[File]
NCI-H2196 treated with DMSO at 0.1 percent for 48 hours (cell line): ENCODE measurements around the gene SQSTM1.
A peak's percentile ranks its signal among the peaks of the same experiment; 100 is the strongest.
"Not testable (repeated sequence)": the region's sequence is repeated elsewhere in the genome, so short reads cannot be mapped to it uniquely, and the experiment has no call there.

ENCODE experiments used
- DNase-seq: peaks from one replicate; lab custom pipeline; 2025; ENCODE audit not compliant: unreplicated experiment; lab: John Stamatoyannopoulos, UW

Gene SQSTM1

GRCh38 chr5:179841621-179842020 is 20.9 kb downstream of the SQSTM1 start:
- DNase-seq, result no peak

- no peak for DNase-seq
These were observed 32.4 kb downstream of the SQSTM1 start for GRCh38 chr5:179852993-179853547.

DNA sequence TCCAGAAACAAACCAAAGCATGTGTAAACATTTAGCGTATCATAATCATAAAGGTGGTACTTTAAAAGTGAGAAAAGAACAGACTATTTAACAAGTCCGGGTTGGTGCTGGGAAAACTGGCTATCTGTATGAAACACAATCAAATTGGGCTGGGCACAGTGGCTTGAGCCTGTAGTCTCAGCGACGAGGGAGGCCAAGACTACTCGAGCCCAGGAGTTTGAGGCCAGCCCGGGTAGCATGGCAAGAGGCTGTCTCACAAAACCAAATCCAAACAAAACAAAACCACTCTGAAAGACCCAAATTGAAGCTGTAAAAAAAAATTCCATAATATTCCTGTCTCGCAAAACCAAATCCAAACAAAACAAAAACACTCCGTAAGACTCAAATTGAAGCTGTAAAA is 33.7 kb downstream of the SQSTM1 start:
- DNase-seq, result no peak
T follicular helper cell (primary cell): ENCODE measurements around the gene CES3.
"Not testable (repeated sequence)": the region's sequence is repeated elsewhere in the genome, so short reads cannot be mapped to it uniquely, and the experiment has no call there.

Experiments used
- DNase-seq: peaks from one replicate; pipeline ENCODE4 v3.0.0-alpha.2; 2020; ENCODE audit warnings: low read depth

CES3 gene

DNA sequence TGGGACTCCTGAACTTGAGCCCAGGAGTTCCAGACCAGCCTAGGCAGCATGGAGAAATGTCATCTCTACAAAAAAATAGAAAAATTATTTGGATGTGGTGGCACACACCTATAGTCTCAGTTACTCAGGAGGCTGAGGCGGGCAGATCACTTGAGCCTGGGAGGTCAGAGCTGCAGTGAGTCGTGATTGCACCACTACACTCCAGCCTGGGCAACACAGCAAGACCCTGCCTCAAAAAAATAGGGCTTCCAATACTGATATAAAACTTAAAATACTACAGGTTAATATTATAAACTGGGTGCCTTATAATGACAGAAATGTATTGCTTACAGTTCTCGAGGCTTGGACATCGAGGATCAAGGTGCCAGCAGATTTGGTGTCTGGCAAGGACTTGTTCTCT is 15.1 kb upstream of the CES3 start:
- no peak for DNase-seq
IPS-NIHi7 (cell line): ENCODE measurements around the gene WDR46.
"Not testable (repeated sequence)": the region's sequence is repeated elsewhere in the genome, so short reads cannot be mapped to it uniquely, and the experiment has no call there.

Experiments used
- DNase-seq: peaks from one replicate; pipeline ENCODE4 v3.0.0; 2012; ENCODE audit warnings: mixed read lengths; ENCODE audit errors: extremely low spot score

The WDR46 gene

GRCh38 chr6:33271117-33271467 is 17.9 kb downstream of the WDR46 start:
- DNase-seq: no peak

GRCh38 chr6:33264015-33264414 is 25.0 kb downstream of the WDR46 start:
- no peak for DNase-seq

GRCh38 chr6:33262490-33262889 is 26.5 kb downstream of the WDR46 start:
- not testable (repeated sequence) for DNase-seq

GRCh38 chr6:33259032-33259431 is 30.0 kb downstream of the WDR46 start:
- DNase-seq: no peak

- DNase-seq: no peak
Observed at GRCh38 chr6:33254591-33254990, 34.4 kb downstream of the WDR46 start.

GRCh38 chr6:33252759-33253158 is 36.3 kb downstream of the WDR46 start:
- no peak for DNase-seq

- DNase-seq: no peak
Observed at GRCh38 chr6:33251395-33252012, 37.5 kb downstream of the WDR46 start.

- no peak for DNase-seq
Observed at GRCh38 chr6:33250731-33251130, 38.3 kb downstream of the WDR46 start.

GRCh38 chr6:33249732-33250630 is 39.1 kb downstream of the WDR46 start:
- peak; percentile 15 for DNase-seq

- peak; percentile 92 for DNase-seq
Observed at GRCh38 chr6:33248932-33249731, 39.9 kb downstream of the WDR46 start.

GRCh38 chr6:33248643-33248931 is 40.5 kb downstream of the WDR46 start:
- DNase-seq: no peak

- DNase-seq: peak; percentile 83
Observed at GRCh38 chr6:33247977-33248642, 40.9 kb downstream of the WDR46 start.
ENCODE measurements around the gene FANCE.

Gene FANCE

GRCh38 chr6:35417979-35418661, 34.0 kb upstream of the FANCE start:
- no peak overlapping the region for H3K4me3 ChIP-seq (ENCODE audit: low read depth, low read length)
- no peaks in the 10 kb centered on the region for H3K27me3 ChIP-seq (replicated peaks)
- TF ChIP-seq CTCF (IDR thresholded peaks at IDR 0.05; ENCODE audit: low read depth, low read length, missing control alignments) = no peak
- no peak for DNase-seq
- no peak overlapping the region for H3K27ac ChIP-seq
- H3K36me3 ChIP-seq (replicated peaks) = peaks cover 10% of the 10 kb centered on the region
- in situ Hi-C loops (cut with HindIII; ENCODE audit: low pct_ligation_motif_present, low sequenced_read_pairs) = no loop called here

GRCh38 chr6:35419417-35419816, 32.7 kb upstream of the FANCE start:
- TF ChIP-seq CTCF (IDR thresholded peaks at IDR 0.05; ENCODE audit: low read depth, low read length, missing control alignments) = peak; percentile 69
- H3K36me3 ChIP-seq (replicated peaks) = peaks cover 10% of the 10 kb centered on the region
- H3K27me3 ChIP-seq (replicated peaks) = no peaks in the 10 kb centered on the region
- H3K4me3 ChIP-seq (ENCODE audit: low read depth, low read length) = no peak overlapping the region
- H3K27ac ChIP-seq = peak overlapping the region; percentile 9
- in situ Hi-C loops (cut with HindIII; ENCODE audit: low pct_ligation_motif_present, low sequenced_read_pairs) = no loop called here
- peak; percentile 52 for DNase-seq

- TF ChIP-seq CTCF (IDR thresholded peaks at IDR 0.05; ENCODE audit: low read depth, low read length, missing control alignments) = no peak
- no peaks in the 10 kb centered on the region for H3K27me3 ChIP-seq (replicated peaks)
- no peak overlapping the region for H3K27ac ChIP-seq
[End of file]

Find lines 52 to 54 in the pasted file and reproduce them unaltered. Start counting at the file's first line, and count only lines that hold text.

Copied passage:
- no peak overlapping the region for H3K4me3 ChIP-seq (ENCODE audit: low read depth, low read length)
- no peaks in the 10 kb centered on the region for H3K27me3 ChIP-seq (replicated peaks)
- TF ChIP-seq CTCF (IDR thresholded peaks at IDR 0.05; ENCODE audit: low read depth, low read length, missing control alignments) = no peak